Some people slather and even inject creams containing mercury onto or under their skin to lighten it, putting themselves and others at risk for serious health problems, scientists say.
Researchers say they can now identify these creams and intervene much faster than before.
"In the US, the limit on mercury in products is 1 part per million," said Gordon Vrdoljak, of the California Department of Public Health (CDPH).
"In some of these creams, we've been finding levels as high as 210,000 parts per million - really substantial amounts of mercury. If people are using the product quite regularly, their hands will exude it, it will get in their food, on their counter-tops, on the sheets their kids sleep on," said Vrdoljak.
Identifying the toxic products has been a slow process, however. So, Vrdoljak turned to an instrument that uses a technique called total reflection x-ray fluorescence.
He found that the machine can screen product samples for mercury content far more efficiently, and just as accurately, as its well-established but time-consuming counterpart.
That means the team can identify the sources of mercury poisoning and help those affected much faster than before.
"Testing one product using the old technique could take days," Vrdoljak said.
"Using the new instrument, I can run through 20 or 30 samples in a day quite easily. By identifying those products that contain mercury, we can direct people to remove them and clean up their households," he said.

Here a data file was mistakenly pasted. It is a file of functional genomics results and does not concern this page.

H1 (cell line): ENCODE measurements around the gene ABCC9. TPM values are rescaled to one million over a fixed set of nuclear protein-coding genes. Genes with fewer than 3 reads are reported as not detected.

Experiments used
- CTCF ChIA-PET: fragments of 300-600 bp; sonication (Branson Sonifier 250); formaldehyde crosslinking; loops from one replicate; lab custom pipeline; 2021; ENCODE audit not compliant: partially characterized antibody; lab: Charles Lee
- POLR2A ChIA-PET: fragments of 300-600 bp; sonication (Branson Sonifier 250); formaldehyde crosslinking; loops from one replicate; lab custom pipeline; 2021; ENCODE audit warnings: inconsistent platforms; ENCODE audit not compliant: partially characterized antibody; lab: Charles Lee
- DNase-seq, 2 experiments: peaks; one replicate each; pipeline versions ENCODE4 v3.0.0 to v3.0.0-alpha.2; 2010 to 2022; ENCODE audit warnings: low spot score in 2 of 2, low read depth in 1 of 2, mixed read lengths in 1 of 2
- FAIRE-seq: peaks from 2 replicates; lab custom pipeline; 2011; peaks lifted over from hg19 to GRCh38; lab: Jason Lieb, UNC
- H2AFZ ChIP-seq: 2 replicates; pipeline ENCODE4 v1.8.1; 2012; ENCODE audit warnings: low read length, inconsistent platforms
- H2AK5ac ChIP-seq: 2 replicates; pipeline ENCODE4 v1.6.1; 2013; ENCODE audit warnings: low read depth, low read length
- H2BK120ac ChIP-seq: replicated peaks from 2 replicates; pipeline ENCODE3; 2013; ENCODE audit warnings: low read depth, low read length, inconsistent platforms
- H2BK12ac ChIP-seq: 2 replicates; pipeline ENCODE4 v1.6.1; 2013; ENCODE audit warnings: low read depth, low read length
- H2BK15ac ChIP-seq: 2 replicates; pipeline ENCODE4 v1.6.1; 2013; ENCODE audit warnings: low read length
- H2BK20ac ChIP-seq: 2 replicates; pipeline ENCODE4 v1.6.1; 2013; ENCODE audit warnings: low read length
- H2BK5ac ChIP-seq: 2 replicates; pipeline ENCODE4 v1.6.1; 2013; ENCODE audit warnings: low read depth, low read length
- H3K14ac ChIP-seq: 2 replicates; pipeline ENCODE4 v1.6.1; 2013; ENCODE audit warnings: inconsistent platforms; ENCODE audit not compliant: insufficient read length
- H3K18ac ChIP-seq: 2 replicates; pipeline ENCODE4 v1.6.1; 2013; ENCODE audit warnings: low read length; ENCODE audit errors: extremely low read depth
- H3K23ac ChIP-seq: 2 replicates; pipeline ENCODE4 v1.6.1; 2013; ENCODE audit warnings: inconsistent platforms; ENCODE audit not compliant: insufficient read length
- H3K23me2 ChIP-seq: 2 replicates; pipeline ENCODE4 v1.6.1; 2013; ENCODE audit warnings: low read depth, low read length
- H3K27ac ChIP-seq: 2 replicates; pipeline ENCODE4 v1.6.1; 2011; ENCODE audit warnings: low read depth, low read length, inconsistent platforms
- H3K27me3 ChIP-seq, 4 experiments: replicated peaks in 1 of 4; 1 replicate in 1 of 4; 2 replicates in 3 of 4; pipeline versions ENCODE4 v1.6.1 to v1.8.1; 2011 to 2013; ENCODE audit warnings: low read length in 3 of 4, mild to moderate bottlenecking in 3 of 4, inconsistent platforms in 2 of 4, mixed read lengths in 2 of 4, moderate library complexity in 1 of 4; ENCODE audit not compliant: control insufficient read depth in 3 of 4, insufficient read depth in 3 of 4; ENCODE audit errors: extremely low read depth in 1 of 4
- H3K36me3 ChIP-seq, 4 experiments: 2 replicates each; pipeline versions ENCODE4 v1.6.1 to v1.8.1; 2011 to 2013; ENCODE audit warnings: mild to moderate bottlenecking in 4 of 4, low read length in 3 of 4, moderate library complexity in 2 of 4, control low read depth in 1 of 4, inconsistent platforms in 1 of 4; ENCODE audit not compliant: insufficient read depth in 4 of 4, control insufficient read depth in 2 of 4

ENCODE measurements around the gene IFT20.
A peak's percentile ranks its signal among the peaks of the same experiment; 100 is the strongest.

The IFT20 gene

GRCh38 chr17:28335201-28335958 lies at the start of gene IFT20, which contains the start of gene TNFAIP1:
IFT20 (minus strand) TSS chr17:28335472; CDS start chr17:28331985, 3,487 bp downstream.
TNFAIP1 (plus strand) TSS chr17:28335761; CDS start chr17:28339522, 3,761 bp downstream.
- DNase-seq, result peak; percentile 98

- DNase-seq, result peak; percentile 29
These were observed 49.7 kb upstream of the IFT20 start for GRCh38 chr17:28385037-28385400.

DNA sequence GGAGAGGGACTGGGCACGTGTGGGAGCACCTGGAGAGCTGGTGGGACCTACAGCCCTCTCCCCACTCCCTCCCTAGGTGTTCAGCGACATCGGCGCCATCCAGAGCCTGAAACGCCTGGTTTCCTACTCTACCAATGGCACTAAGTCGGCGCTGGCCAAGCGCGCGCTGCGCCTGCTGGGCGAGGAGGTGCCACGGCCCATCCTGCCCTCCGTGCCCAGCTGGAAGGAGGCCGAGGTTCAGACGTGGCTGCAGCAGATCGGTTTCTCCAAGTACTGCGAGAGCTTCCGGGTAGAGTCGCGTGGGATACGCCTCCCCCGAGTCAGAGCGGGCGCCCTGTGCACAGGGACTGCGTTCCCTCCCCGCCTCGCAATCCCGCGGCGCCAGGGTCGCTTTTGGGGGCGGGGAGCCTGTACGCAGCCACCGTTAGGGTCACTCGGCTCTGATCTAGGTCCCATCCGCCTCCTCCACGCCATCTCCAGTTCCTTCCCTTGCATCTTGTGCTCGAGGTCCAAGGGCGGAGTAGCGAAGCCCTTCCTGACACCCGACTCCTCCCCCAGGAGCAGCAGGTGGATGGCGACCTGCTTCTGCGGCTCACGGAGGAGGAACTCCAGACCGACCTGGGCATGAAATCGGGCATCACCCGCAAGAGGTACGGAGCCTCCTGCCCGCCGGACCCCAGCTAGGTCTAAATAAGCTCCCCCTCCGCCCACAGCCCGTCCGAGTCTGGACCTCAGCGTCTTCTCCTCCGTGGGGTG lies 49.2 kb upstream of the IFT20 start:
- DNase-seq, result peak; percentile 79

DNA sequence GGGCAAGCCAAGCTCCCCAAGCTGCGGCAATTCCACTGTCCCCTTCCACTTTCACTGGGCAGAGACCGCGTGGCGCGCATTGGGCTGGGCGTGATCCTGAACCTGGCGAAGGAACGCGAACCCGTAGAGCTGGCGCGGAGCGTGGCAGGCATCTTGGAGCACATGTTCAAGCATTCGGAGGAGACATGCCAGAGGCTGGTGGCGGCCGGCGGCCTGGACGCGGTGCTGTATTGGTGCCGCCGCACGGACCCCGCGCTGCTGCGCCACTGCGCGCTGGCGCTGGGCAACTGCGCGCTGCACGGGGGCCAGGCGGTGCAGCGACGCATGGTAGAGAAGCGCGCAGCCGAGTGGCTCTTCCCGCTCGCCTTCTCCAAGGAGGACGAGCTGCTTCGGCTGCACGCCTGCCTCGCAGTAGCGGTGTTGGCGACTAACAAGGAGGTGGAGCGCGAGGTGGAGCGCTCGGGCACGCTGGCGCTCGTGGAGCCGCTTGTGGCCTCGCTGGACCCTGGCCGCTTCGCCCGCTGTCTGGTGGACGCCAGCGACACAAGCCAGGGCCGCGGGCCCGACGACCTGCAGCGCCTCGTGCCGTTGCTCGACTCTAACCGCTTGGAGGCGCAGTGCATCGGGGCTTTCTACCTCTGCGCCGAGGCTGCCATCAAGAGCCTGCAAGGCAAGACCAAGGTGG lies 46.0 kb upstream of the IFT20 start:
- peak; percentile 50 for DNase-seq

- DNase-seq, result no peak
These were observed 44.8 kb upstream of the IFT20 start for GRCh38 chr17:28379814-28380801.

Although the metal does lighten skin, dark spots and even acne, research has shown that the silvery liquid can cause a number of health problems, including lower cognitive functioning, kidney damage, headaches, fatigue, hand tremors, depression and other symptoms.
As a result, the US and many other countries have set low limits on or have banned mercury in consumer products.
But demand is high among certain populations for these skin-lightening products, researchers said.
The work has led to two product recalls earlier this year, but often, they find the cosmetics are homemade and come in unmarked containers, researchers said.
The research was presented at the National Meeting & Exposition of the American Chemical Society (ACS) in San Francisco.